How do people find love?

Eir NolsoeData Journalist
February 13, 2020, 9:00 AM GMT+0

Watercooler wooing and flings with friends of friends are the most common ways – but younger people are increasingly turning to dating apps

The office romance is a pop culture classic, riddled with awkward advances and sexual tension - think about Dawn and Tim’s longing looks in The Office or Mark and Sophie’s miserable marriage in Peep Show. In fact, YouGov research shows that nearly a fifth of Brits met their current or most recent partner at work.

If you’re still hopeful this cuffing season (winter officially ends on 20 March), another equally popular route to love is meeting through mutual friends (18%). More niche options include finding a partner through a shared hobby (5%) or through family (3%).

Speed dating and similar face to face events are unlikely to yield results. Less than 1% of people who have been in a relationship found their current or most recent partner this way.

Young people are less likely to ‘bump into’ the love of their lives

Countless love stories in films and TV shows start with an unexpected encounter in a bookshop or at a bar. It does happen in real life too: one in five people aged 50 to 64 met their partner by chance while out and about.

For younger generations, such encounters are increasingly rare. Only one in twenty people aged 20 to 29 met their partner at a bar or elsewhere by chance. So if no one is asking for your number on a night out - it’s not you, it’s just your generation.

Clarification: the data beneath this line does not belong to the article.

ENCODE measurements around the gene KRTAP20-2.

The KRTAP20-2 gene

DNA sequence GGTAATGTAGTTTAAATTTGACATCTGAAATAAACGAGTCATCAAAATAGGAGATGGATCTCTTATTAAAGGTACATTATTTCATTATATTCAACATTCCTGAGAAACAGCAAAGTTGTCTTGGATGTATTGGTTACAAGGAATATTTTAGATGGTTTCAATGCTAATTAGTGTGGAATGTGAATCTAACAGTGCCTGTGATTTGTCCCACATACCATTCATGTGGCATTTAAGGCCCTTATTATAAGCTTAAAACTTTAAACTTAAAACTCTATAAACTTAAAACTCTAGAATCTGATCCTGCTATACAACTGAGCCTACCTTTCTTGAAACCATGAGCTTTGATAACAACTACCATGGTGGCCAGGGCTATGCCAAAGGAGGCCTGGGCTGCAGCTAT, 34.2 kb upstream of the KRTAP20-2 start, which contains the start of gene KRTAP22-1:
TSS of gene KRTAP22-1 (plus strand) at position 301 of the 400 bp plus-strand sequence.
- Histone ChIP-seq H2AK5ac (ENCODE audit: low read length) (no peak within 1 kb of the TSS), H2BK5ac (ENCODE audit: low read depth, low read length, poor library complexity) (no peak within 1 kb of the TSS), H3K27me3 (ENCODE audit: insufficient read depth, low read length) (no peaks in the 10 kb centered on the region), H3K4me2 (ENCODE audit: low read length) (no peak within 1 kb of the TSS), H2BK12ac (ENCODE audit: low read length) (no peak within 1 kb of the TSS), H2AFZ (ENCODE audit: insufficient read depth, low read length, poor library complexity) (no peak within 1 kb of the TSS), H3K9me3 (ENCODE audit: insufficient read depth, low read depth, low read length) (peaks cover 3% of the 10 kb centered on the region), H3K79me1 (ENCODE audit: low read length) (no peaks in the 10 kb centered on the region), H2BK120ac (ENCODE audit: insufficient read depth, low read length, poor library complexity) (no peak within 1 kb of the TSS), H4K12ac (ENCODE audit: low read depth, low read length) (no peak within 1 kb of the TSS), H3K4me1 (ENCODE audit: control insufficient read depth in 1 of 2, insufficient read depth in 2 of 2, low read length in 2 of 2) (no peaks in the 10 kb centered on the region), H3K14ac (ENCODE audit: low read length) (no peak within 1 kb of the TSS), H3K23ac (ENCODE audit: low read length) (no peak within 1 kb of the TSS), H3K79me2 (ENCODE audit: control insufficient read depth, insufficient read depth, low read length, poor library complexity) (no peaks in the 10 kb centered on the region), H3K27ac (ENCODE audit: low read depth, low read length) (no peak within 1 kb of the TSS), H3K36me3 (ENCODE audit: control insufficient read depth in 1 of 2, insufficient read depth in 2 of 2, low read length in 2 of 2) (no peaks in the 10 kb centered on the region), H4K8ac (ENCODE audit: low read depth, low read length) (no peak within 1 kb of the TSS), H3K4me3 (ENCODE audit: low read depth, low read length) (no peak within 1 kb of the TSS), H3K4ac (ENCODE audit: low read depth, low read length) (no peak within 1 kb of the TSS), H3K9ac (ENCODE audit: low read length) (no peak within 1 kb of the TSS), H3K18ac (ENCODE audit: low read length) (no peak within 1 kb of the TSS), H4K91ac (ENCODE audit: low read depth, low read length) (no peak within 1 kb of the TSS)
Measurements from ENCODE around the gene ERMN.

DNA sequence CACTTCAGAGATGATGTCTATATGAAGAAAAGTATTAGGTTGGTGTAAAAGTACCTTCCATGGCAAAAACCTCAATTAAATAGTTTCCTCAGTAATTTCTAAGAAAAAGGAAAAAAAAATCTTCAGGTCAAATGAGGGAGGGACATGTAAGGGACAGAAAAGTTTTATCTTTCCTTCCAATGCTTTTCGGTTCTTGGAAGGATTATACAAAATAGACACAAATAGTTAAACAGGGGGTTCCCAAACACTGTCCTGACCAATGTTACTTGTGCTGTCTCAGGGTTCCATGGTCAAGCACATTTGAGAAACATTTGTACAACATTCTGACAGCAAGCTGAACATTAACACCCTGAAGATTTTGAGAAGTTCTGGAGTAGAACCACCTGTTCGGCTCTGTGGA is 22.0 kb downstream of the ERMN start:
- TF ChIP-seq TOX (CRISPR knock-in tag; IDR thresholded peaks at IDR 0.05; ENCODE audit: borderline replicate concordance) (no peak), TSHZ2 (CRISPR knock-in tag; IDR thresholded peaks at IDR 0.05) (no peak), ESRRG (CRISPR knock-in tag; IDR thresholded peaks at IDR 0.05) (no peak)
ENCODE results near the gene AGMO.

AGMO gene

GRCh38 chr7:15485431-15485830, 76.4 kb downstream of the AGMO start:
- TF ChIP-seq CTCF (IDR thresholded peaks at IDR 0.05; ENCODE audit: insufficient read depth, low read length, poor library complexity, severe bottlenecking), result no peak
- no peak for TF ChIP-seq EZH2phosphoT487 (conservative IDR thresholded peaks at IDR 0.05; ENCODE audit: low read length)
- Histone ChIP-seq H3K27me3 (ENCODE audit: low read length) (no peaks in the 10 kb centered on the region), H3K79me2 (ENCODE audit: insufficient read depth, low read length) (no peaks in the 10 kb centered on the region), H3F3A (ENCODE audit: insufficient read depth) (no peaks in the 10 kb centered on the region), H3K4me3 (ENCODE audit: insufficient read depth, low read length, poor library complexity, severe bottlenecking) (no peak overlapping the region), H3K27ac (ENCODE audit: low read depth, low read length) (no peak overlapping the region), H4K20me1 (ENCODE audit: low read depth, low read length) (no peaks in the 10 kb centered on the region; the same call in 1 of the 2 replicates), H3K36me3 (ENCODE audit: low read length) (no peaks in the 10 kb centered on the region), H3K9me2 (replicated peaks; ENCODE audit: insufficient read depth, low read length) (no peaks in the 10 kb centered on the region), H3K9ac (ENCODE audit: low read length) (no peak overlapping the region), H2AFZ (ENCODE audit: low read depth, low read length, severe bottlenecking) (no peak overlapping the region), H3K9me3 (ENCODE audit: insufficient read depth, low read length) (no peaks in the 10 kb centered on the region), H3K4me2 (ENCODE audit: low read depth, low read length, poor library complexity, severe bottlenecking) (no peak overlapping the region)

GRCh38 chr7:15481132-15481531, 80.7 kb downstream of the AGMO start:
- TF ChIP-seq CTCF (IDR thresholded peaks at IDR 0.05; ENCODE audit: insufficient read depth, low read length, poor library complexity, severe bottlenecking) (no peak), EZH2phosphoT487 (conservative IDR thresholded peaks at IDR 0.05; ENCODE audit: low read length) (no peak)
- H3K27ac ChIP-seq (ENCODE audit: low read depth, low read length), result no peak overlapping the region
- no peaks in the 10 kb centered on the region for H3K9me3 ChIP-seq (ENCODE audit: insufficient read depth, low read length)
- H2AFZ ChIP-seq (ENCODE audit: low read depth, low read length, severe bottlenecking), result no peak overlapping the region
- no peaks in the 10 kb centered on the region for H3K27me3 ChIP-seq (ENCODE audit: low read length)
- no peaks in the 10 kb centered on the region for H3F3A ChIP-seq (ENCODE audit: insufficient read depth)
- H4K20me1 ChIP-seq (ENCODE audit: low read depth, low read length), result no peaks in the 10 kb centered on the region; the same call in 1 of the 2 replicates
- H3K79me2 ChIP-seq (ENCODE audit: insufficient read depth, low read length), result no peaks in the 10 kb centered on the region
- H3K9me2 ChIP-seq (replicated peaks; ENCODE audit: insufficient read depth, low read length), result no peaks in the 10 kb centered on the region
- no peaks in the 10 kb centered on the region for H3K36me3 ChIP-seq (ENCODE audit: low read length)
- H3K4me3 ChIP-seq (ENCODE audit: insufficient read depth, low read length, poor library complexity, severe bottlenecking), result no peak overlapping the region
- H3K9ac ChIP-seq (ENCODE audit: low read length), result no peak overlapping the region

Millennial love takes a more practical approach: swiping through digital photographs. Over a fifth of 25- to 34-year-olds met their partner online – 13% through dating apps and 9% websites such as OKCupid or Guardian Soulmates.

Dating websites are most popular with people who are slightly older. One in nine 40- to 44-year-olds (11%) met their partner on a website, while apps are somewhat more unusual at 7%.

What’s the best place to look for a partner?

It depends on your age but most people still meet their partner offline - and it tends to happen where one spends a lot of time.

Young people aged 18 to 24 first spot their crushes at university (18%), school (18%) or with mutual friends (15%). In contrast, 45- to 54-year-olds meet tend to meet at work (22%), by chance (19%) or through friends (16%).

Older couples who, like Homer and Marge Simpson, met at school are rare. Only 4% of 45-to 54-year-olds met this way, while 3% found their current or most recent partner at university. These figures may change over time, as attending university is more common among younger people.

Keep an eye on our new trackers for the most recent numbers on how Brits meet their partners.